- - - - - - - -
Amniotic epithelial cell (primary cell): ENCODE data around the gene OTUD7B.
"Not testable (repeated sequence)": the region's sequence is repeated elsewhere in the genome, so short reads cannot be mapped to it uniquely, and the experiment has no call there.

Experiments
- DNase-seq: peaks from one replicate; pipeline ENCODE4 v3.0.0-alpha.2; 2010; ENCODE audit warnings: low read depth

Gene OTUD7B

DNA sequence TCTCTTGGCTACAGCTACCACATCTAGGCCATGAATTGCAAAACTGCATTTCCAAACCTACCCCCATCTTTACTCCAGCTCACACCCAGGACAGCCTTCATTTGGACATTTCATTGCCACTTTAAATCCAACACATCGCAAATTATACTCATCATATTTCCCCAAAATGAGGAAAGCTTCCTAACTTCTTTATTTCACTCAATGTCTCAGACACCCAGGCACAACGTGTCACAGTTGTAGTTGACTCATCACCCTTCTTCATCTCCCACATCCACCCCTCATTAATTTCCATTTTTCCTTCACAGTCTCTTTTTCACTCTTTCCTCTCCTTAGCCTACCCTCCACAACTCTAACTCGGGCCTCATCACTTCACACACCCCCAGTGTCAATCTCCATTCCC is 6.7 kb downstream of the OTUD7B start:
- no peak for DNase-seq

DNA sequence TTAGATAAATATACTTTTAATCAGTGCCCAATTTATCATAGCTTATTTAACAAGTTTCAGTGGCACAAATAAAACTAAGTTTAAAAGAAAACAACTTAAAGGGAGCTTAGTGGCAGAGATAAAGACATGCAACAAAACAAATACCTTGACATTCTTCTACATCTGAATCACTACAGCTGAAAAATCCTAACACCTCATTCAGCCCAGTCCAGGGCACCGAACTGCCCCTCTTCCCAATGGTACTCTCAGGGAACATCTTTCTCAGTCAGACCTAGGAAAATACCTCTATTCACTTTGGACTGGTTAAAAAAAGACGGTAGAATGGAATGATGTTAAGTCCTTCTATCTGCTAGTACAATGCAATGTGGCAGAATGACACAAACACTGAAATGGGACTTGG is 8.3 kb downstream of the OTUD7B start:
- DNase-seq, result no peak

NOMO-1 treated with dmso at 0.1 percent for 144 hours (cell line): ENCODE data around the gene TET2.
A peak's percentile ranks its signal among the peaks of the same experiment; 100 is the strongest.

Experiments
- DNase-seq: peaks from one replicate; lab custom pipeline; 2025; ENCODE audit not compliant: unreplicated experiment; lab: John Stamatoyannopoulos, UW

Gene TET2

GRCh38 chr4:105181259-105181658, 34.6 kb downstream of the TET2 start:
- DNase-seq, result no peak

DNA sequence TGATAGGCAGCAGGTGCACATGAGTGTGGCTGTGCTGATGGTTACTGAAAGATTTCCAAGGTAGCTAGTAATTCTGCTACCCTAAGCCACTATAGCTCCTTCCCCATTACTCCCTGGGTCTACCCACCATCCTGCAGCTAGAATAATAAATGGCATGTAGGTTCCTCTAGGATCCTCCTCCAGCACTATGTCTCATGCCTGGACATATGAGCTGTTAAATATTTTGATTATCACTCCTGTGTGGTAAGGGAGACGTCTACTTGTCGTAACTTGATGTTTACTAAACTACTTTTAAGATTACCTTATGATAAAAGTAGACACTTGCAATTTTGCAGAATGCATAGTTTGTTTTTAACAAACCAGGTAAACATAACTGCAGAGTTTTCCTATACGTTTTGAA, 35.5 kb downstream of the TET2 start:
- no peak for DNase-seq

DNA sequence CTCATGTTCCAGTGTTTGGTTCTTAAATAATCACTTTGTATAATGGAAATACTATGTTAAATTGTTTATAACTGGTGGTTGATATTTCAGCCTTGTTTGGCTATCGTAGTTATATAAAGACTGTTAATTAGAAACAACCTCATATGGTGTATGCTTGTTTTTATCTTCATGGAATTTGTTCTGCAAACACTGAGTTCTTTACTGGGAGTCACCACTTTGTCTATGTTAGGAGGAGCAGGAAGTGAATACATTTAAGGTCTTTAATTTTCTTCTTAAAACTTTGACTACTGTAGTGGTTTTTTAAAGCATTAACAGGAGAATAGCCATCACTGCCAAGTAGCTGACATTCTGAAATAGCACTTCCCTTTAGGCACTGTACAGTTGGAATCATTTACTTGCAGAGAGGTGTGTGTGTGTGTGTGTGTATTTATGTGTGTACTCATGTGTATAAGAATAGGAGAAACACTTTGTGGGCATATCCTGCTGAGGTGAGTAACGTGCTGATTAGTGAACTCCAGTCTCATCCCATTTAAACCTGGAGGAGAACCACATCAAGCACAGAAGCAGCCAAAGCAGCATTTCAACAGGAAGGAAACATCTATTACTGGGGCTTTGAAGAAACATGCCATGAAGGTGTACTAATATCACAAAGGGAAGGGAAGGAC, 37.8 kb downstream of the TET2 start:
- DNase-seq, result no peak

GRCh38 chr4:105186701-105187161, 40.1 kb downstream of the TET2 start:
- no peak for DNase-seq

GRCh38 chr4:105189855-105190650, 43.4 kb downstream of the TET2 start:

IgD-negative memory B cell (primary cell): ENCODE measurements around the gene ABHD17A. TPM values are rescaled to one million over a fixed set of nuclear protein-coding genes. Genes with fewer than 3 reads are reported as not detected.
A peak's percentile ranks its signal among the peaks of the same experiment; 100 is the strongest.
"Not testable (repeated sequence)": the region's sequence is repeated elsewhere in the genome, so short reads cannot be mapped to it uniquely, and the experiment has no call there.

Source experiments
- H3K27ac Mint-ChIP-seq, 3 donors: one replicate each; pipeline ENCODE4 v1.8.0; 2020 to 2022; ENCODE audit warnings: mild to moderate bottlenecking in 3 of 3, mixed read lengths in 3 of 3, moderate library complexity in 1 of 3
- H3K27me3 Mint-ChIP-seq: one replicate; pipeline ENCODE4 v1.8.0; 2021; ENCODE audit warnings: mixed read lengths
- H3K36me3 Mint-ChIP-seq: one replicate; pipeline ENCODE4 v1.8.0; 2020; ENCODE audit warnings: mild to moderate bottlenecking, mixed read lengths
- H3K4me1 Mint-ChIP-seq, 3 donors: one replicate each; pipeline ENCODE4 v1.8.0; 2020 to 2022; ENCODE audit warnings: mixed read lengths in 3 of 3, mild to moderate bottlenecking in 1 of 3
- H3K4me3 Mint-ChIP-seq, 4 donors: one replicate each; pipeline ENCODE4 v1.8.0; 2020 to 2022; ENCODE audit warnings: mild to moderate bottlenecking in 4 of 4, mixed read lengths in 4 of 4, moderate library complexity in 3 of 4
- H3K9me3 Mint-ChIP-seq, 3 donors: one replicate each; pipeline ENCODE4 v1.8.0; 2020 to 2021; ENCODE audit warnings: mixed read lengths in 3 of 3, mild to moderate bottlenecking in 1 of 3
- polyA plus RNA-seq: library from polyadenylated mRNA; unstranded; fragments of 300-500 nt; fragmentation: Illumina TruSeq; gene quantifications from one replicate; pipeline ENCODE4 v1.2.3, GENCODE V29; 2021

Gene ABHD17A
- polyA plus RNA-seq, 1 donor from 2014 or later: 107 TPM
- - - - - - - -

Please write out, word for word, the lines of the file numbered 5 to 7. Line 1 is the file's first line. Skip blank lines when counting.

Gene OTUD7B

DNA sequence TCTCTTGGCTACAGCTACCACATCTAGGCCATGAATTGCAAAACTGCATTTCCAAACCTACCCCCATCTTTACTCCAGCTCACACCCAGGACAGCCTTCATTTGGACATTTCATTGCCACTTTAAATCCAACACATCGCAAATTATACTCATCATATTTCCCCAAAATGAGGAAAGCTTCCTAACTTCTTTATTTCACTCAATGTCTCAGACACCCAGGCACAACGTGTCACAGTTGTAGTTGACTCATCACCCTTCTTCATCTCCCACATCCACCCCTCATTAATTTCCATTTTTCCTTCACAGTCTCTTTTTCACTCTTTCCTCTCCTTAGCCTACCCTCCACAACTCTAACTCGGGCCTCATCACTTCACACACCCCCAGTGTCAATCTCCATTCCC is 6.7 kb downstream of the OTUD7B start:
- no peak for DNase-seq